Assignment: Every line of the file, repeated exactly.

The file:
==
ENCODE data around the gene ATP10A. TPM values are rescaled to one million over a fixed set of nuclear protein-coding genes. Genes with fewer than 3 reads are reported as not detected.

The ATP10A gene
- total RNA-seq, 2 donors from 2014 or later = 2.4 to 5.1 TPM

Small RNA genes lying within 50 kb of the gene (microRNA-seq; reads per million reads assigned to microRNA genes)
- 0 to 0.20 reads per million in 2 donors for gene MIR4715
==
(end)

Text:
ENCODE data around the gene ATP10A. TPM values are rescaled to one million over a fixed set of nuclear protein-coding genes. Genes with fewer than 3 reads are reported as not detected.

The ATP10A gene
- total RNA-seq, 2 donors from 2014 or later = 2.4 to 5.1 TPM

Small RNA genes lying within 50 kb of the gene (microRNA-seq; reads per million reads assigned to microRNA genes)
- 0 to 0.20 reads per million in 2 donors for gene MIR4715